Benjamin Netanyahu was indicted earlier this year on charges of accepting bribes, fraud and breach of trust. Israel’s longest serving prime minister has denied any wrongdoing, claiming he is the victim of a politically motivated “witch hunt”.
This Sunday Israel’s high court started a two-day hearing into petitions against Prime Minister Benjamin Netanyahu forming a government while under indictment over corruption charges, with a ruling expected to be announced by Thursday, reported AP.
Most of Israel is still under coronavirus movement restrictions.
AP Photo / Ariel SchalitAn Israeli medical worker wearing protective gear takes a swab from an ultra-Orthodox Jewish man for a coronavirus test, as part of the government’s measures to stop the spread of the virus, in the Orthodox city of Bnei Brak, a suburb of Tel Aviv, Israel, Tuesday, March 31, 2020
Netanyahu was indicted in January on charges of bribery, fraud and breach of trust – allegations he has emphatically denied, calling all three cases against him a political witch-hunt.
If convicted in the trial due to start on 24 May, Netanyahu could face up to 10 years in prison on bribery charges, with a maximum three-year term possible for fraud and breach of trust.
The Supreme Court will also hear petitions challenging a coalition deal between Likud party’s Benjamin Netanyahu and the current speaker of the Knesset, Israel’s parliament, Blue and White party chief Benny Gantz.
REUTERS / Ronen ZvulunFILE PHOTO: Benny Gantz, leader of Blue and White party, speaks at a regional council chairpersons’ conference in Kiryat Anavim, Israel, February 26, 2020.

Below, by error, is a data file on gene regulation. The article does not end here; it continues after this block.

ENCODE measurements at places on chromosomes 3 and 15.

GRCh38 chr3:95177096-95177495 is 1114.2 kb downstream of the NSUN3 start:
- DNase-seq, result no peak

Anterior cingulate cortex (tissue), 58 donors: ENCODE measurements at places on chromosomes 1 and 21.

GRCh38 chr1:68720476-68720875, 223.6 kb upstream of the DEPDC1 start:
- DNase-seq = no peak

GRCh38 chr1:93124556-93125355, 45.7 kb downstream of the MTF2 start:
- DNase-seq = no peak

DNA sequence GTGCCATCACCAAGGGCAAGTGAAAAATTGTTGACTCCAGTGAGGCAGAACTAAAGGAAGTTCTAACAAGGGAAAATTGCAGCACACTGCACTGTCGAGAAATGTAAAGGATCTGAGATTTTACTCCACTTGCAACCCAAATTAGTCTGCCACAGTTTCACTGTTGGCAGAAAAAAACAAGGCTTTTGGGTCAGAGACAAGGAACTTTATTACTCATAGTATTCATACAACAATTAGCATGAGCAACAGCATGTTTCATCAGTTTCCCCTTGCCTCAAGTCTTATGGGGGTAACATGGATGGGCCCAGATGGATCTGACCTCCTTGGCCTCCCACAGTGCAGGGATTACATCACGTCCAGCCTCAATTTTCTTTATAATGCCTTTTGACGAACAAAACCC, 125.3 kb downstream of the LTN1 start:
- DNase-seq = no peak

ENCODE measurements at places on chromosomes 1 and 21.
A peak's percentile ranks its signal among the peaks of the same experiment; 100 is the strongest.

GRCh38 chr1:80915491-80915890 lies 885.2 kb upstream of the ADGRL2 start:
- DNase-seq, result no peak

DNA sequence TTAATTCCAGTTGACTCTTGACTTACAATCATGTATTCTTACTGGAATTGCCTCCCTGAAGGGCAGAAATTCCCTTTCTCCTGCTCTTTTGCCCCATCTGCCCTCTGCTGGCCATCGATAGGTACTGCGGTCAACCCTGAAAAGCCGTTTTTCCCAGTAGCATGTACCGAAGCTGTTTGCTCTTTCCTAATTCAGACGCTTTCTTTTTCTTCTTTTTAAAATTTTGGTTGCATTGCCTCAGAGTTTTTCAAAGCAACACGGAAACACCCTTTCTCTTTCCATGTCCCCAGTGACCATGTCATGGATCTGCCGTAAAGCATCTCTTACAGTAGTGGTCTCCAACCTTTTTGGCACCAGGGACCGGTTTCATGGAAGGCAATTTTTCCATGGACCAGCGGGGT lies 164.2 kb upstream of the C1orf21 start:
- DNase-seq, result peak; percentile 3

Following three inconclusive elections, on 20 April 2020 Netanyahu’s former rival and leader of the Kaḥol Lavan (Blue and White) Party agreed to join a unity government with the long-serving Prime Minister, which would rotate the premiership, with Netanyahu serving as prime minister the first 18 months and Gantz serving the next 18 months.
However, a number of advocacy groups, including opposition parties, issued six petitions, with two of them demanding the court decide whether the pact signed by Likud and the Blue and White was legal, and whether Netanyahu, indicted in a spate of graft probes that include buying positive press and receiving illegal gifts from a rich donor, was in a position to form a government.
According a statement by Eliad Shraga, the head of one of the groups petitioning the court, Movement for Quality Government in Israel, it was “unconscionable that a man like this will go in the morning to court to sit in the dock and in the evening will manage the security cabinet and send us and our children to battle.”
Israeli law, however, says a prime minister under indictment is not obligated to step down until a final conviction.
Should the Supreme Court void Benjamin Netanyahu’s ability to serve as prime minister, the move might trigger the country’s fourth consecutive election in just over 12 months.
Demonstrators have been taking to the streets weekly to protest Netanyahu’s continued rule, with counter-protesters also turning out to express their opposition to the court’s hearing the petitions.
REUTERS / CORINNA KERNIsraelis hold up their mobile phones as they demonstrate against Israel’s Prime Minister Benjamin Netanyahu, under strict restrictions made to slow down the coronavirus disease (COVID-19) spread, on Rabin Square in Tel Aviv, Israel 19 April 2020
Israel’s attorney general, Avichai Mandelblit, told the court on 30 April that he saw no need for “judiciary intervention” to bar Benjamin Netanyahu from serving as prime minister while facing criminal charges, albeit the criminal charges against the prime minister “raise significant problems.”